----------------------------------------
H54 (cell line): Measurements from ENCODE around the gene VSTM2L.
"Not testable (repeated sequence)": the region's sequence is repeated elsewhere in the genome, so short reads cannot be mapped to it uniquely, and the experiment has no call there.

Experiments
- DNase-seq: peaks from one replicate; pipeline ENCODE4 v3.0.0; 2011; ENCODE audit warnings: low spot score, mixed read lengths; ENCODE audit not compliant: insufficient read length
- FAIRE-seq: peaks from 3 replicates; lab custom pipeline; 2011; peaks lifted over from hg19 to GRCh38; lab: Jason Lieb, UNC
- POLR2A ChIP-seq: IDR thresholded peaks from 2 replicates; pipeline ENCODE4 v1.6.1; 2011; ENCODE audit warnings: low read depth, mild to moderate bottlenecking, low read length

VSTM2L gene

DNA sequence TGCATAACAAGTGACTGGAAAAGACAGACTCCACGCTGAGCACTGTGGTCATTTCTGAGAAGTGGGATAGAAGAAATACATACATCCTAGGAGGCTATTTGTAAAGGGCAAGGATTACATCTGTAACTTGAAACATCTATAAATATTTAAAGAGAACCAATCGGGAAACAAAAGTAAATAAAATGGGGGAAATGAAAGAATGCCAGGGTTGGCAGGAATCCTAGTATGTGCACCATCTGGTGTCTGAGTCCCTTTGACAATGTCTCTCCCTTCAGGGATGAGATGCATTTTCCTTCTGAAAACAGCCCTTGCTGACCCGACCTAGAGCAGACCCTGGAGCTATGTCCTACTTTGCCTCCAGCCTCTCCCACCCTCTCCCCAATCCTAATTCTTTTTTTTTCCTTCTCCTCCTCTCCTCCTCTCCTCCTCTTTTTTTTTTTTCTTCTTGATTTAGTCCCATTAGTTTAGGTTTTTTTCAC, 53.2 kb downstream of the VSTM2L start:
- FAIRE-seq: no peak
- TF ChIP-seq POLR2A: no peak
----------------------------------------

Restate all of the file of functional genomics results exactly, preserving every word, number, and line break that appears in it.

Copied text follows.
H54 (cell line): Measurements from ENCODE around the gene VSTM2L.
"Not testable (repeated sequence)": the region's sequence is repeated elsewhere in the genome, so short reads cannot be mapped to it uniquely, and the experiment has no call there.

Experiments
- DNase-seq: peaks from one replicate; pipeline ENCODE4 v3.0.0; 2011; ENCODE audit warnings: low spot score, mixed read lengths; ENCODE audit not compliant: insufficient read length
- FAIRE-seq: peaks from 3 replicates; lab custom pipeline; 2011; peaks lifted over from hg19 to GRCh38; lab: Jason Lieb, UNC
- POLR2A ChIP-seq: IDR thresholded peaks from 2 replicates; pipeline ENCODE4 v1.6.1; 2011; ENCODE audit warnings: low read depth, mild to moderate bottlenecking, low read length

VSTM2L gene

DNA sequence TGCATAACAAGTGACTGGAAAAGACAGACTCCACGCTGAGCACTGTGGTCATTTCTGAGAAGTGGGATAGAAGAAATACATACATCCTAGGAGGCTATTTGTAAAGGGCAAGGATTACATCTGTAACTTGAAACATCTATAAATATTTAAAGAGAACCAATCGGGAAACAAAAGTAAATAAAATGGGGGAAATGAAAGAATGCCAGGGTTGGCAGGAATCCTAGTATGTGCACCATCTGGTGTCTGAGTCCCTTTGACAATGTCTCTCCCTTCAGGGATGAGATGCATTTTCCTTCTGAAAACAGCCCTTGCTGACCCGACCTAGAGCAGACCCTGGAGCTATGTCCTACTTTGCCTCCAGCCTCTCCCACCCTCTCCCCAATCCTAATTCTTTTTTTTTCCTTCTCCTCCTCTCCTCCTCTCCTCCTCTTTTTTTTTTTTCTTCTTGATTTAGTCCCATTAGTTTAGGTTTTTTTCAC, 53.2 kb downstream of the VSTM2L start:
- FAIRE-seq: no peak
- TF ChIP-seq POLR2A: no peak